What are the consequences of online trading?
Since online retail has no costs for store rent and equipment, sales prices in the retail trade come under pressure. Less sales staff is needed, but more (specialist) people in the ICT sector and in logistics. Online trading also lowers the hurdles for market entry, which is shown by the growing number of newly founded companies in relation to the existing ones. Between manufacturers, IT companies, logistics companies, wholesale and retail trade, the strict separation of work will disappear noticeably. A producer will supply the customer directly ("producer2consumer") and a detaillist will produce the goods "on demand" themselves thanks to 3D printers and sell them to the customer. The diversity of customer requirements meets a juxtaposition of different forms of distribution and procurement channels.
How will the development continue?
Both brick-and-mortar and online retail will continue to change and grow together in "cross-channel retail". Along the "customer journey", there will be various customer contact points that will be both virtual and stationary. That's why pure onlne retailers are establishing brick-and-mortar stores selectively, as Amazon has done, for example.B by purchasing the "Whole Foods" grocery chain.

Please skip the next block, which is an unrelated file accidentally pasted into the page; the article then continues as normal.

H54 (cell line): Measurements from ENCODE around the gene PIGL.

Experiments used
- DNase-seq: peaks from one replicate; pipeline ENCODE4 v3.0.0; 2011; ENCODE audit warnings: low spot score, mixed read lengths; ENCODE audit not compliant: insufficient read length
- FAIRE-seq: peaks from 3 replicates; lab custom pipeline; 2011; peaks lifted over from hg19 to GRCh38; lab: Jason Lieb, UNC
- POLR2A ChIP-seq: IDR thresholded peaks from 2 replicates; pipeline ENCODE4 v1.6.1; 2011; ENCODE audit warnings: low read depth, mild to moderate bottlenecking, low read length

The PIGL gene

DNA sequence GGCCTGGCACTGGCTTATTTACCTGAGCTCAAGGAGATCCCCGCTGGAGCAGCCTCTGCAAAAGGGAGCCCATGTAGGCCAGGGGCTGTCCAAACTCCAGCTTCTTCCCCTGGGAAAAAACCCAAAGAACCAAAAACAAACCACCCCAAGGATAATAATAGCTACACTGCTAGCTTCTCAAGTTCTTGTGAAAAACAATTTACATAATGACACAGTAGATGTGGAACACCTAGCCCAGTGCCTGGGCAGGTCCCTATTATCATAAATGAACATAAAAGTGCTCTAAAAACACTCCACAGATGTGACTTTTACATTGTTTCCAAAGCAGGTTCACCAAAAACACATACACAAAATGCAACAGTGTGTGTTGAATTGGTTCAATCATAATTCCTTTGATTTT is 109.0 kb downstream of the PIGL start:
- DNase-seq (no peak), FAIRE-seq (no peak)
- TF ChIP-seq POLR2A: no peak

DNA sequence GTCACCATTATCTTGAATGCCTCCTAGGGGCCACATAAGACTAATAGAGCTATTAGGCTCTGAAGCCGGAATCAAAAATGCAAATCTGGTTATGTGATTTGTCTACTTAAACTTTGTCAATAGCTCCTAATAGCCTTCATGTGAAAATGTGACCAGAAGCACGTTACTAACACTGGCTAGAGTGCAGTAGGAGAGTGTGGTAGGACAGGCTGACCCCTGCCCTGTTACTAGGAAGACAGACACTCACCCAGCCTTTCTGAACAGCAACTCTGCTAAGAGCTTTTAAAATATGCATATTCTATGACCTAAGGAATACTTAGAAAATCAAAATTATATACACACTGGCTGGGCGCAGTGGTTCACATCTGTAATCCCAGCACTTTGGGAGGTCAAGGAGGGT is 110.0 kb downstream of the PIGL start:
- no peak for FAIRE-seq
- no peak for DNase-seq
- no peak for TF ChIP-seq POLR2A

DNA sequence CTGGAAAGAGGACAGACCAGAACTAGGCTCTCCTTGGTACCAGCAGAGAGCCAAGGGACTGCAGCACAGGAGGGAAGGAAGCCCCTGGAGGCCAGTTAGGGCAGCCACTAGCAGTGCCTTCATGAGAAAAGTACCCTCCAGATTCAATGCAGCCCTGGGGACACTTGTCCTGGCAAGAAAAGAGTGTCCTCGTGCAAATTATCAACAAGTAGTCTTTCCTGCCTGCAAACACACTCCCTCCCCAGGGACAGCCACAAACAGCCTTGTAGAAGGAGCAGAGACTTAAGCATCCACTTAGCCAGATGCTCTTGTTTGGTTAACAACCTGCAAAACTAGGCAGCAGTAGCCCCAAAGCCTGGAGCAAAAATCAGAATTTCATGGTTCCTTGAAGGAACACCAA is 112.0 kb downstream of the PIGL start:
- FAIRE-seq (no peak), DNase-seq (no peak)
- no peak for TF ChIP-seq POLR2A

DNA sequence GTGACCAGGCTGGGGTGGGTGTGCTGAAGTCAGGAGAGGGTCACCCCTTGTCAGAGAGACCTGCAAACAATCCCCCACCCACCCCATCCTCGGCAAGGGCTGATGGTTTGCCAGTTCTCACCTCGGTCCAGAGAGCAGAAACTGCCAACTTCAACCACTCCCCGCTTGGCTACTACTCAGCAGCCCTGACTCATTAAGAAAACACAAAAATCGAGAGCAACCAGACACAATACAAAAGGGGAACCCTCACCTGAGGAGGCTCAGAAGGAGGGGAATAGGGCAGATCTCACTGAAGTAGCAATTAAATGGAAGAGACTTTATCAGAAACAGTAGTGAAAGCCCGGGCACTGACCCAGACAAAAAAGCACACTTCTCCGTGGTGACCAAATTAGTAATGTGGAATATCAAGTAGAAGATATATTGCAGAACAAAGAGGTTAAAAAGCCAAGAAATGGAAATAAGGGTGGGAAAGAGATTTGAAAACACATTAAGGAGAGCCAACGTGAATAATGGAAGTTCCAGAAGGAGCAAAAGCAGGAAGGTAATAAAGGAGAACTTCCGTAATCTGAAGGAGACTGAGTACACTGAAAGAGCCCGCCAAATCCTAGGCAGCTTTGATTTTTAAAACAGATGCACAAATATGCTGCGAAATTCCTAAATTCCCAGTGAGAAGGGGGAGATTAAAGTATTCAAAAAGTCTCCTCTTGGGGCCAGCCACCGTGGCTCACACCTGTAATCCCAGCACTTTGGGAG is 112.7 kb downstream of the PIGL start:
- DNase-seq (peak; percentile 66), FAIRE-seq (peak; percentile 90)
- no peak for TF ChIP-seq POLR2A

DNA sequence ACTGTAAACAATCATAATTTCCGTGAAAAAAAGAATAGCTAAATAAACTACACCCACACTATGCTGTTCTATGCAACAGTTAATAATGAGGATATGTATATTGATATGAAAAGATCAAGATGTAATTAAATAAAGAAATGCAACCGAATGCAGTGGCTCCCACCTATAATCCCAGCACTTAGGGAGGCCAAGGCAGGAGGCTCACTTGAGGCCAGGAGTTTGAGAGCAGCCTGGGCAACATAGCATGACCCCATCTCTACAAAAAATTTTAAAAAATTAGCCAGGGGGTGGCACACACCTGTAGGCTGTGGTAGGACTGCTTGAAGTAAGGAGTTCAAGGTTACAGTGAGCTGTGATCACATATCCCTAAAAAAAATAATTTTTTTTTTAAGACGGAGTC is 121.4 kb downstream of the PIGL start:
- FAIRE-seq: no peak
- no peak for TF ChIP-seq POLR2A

In "cross-channel retail", two-way communication with increasingly well-informed customers is central. Due to the personal data collected, more and more personalized and time-spatially adapted offers are made to you. This requires investments in digitization in the retail sector of CHF 4 billion over the next 5 years, as Deloitte forecasts.
What does this mean for urban space?
Without logistics, there is neither brick-and-mortar nor online retail. It shapes urban space through its emissions and space requirements. Longer opening hours for brick-and-mortar retailers and shorter delivery times for online retail lead to more logistics. This represents the spatial bottleneck for the growth of the entire trade. In some cases, great hopes are placed on new logistics concepts (self-driving vehicles, drones, pick-up stations, etc.) to alleviate this problem. It will be interesting to see whether these will prevail.
In addition to the question of the movement of goods, the number, distribution and size of retail stores is of great importance for urban areas. Opinions differ as to whether the described developments in the retail trade will lead to larger or to smaller and specialized shops. The future will show whether there will be a spatial concentration or a decentralization in or outside the city. Closely linked to these developments are the quality of local supply for the population and employees as well as the attractiveness of the city as a shopping destination for tourists.